CTL, both CD4+ and CD8+, are essential in the eradication of intracellular pathogens. Data generated using murine T cells have suggested a critical role for CD95 (Fas, Apo-1) in CD4+ T cell-induced apoptosis of target cells. In contrast, CD8+ CTL predominantly use the perforin/granzyme lytic pathway. At present little is known about the mechanism of CD4+ CTL lytic function during intracellular infection in humans. We have used human CD4+ T cells specific for purified protein derivative (PPD) of Mycobacterium tuberculosis to explore whether CD95 is the dominant cytolytic mechanism. PPD-reactive CD4+ clones efficiently lysed Ag-pulsed autologous monocytes, adherent macrophages, and EBV-transformed B cells. Addition of an antagonistic CD95 Ab had a minimal effect on cytolysis, whereas addition of MgEGTA to block perforin/granzyme resulted in complete inhibition of killing. In contrast, lysis of activated peripheral blood B cells could be partially blocked with the antagonistic CD95 Ab. Supporting these observations, monocytes, macrophages, and EBV-transformed B cells were not lysed by an agonistic CD95 Ab. Activated B cells were readily lysed by the agonistic CD95 Ab. T cell clones triggered through the TCR with anti-CD3 were capable of lysing the CD95-sensitive Jurkat T cell line in a CD95-dependent manner, but were also able to release granzymes. We conclude that human CD4+ T cells are capable of lysing PPD-pulsed targets using both perforin/granzyme and CD95 pathways. The contribution of CD95 is strictly dependent on target cell susceptibility to CD95-mediated killing.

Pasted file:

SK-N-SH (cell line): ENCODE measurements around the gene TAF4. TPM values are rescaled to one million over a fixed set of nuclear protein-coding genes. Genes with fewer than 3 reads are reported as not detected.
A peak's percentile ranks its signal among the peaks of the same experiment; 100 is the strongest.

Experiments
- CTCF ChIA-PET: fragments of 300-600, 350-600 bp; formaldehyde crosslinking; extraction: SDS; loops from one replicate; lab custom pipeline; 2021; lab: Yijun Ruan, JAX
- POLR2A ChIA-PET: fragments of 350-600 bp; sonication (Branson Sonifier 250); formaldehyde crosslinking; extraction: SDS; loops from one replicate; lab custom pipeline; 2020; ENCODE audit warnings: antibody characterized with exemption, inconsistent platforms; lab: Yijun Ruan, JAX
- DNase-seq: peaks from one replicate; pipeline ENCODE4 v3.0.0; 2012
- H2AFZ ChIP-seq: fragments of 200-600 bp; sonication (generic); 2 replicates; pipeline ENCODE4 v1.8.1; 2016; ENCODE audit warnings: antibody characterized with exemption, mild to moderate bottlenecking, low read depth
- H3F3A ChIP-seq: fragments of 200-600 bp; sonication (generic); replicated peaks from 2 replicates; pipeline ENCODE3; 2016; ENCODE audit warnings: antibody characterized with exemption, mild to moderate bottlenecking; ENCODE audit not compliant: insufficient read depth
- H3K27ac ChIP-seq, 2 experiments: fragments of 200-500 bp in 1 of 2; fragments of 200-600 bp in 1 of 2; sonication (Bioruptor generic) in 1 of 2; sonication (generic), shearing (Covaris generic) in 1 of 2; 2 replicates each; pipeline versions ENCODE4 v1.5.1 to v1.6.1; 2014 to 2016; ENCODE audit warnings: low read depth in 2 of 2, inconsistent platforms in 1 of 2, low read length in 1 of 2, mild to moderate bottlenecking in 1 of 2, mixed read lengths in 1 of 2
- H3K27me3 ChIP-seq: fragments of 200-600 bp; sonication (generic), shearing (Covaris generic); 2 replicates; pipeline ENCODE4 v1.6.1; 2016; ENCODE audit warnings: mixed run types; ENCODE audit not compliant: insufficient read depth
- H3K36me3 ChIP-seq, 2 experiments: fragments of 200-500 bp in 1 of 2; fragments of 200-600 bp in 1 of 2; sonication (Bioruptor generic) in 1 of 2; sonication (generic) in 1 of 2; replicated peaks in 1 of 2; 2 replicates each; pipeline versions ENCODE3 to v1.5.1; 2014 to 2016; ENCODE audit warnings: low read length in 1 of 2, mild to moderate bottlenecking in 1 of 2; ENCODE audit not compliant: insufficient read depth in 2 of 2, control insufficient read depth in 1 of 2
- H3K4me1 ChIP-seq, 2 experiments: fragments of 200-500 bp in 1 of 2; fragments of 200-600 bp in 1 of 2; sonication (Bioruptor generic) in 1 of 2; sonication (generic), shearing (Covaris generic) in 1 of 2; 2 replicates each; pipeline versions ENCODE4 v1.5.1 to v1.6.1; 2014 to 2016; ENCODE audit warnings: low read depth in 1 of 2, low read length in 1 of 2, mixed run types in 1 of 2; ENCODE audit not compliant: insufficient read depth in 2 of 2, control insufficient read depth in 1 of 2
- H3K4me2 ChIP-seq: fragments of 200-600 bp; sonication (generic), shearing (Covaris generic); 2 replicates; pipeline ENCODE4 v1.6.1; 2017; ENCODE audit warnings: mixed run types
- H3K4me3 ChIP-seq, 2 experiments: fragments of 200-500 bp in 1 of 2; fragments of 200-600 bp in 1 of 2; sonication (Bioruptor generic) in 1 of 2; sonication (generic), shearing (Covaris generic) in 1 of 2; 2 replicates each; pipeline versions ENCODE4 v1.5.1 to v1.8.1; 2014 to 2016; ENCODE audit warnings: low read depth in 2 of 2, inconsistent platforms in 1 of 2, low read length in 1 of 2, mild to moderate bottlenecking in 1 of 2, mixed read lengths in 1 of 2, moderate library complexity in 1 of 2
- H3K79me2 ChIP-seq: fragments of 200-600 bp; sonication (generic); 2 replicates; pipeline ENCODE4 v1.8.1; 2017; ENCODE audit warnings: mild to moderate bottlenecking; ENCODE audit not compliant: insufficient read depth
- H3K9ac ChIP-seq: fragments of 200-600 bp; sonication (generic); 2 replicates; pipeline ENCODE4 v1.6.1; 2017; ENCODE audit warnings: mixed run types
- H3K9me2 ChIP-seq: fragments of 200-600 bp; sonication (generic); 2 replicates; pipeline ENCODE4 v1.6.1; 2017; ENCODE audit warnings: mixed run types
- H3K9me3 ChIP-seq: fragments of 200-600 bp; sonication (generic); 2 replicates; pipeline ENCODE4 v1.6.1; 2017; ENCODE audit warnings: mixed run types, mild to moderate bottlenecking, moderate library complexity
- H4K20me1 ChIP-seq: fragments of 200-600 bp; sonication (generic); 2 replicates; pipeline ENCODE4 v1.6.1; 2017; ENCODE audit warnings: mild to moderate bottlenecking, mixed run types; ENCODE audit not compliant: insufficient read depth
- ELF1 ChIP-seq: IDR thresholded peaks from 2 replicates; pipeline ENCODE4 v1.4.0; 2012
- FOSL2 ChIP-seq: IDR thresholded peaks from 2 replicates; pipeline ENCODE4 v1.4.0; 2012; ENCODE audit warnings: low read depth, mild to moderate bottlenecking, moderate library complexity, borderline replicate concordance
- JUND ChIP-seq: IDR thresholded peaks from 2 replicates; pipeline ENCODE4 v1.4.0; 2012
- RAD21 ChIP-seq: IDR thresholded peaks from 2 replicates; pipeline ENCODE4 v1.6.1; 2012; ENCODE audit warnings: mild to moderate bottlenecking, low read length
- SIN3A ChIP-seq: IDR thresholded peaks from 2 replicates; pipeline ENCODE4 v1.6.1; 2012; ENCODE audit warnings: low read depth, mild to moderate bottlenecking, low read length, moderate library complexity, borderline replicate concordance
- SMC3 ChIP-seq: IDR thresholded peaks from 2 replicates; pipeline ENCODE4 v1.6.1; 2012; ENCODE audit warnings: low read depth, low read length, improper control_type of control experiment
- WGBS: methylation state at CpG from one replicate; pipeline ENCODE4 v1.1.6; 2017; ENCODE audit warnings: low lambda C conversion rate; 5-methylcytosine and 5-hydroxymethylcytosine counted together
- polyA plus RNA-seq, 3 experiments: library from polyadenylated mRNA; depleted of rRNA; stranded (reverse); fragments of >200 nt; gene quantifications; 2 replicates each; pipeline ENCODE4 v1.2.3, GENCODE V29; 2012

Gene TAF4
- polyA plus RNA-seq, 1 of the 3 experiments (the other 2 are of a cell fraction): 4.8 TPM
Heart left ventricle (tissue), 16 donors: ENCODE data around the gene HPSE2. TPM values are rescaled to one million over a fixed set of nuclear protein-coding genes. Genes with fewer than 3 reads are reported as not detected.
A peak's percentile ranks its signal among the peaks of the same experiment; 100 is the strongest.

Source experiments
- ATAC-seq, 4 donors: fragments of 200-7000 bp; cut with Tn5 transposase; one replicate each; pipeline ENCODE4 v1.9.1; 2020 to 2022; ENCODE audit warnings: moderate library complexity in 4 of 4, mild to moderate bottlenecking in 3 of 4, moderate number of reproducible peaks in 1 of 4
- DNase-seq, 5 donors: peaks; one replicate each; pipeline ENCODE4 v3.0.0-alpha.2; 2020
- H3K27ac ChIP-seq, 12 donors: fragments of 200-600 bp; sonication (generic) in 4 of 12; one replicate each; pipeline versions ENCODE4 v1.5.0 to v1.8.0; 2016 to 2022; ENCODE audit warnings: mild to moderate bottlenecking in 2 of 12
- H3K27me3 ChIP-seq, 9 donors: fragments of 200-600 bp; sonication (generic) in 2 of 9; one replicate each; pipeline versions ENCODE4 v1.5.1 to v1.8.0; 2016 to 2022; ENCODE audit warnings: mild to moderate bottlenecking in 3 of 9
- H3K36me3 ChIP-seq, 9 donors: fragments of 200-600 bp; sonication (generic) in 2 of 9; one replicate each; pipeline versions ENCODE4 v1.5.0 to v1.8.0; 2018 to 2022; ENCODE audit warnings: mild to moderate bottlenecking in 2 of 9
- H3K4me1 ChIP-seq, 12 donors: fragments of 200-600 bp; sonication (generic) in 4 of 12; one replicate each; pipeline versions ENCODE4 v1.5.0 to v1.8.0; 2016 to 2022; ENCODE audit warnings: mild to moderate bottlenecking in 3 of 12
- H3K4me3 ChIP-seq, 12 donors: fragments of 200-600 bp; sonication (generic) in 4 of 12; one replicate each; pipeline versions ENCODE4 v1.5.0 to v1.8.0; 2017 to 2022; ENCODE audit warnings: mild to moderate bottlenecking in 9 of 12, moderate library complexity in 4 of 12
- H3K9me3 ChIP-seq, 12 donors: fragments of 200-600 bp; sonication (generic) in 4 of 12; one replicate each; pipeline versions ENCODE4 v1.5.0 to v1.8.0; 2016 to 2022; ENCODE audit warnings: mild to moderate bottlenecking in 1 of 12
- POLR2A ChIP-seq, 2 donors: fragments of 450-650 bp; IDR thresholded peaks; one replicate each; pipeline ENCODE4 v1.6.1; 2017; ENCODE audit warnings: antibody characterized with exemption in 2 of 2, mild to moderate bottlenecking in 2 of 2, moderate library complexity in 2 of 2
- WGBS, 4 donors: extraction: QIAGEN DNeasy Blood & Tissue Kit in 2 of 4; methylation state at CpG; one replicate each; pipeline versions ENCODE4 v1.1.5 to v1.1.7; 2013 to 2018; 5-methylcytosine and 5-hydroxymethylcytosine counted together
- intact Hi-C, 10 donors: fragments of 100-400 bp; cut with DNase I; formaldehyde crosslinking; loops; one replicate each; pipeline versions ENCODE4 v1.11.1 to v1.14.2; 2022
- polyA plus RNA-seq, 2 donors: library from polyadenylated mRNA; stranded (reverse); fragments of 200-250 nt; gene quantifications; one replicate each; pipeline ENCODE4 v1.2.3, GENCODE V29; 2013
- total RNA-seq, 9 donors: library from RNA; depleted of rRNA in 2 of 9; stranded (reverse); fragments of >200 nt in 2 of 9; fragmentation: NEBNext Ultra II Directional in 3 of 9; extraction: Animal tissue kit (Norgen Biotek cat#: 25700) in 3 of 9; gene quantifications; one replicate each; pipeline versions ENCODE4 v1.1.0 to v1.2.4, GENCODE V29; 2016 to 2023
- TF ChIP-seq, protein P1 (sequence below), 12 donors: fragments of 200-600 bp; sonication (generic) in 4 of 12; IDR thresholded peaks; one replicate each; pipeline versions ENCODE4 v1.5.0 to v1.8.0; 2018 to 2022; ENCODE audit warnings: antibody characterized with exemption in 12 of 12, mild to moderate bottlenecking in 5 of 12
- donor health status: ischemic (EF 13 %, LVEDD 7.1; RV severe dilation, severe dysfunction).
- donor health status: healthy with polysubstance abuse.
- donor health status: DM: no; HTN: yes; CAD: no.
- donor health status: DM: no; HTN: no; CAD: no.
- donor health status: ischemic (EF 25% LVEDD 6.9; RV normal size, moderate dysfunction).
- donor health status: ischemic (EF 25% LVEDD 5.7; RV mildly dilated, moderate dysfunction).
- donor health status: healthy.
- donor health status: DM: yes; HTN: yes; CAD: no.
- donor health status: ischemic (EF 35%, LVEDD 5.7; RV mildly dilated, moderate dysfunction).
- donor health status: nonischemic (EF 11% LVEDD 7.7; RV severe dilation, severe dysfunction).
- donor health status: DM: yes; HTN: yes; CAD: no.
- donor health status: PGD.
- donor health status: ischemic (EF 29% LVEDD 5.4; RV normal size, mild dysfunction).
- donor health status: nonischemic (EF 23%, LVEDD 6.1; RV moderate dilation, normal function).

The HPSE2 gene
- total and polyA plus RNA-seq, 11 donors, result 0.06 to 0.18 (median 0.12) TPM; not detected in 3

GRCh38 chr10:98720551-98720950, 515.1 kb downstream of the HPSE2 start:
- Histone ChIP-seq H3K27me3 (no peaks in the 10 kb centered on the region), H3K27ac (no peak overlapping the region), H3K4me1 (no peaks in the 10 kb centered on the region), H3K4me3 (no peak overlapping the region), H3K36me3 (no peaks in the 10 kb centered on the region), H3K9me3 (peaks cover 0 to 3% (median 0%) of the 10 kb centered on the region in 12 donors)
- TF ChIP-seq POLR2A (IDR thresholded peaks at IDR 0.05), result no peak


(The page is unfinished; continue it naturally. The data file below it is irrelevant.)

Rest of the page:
|Original language||English (US)|
|Number of pages||6|
|Journal||Journal of Immunology|
|State||Published - Mar 1 1998|
ASJC Scopus subject areas
- Immunology and Allergy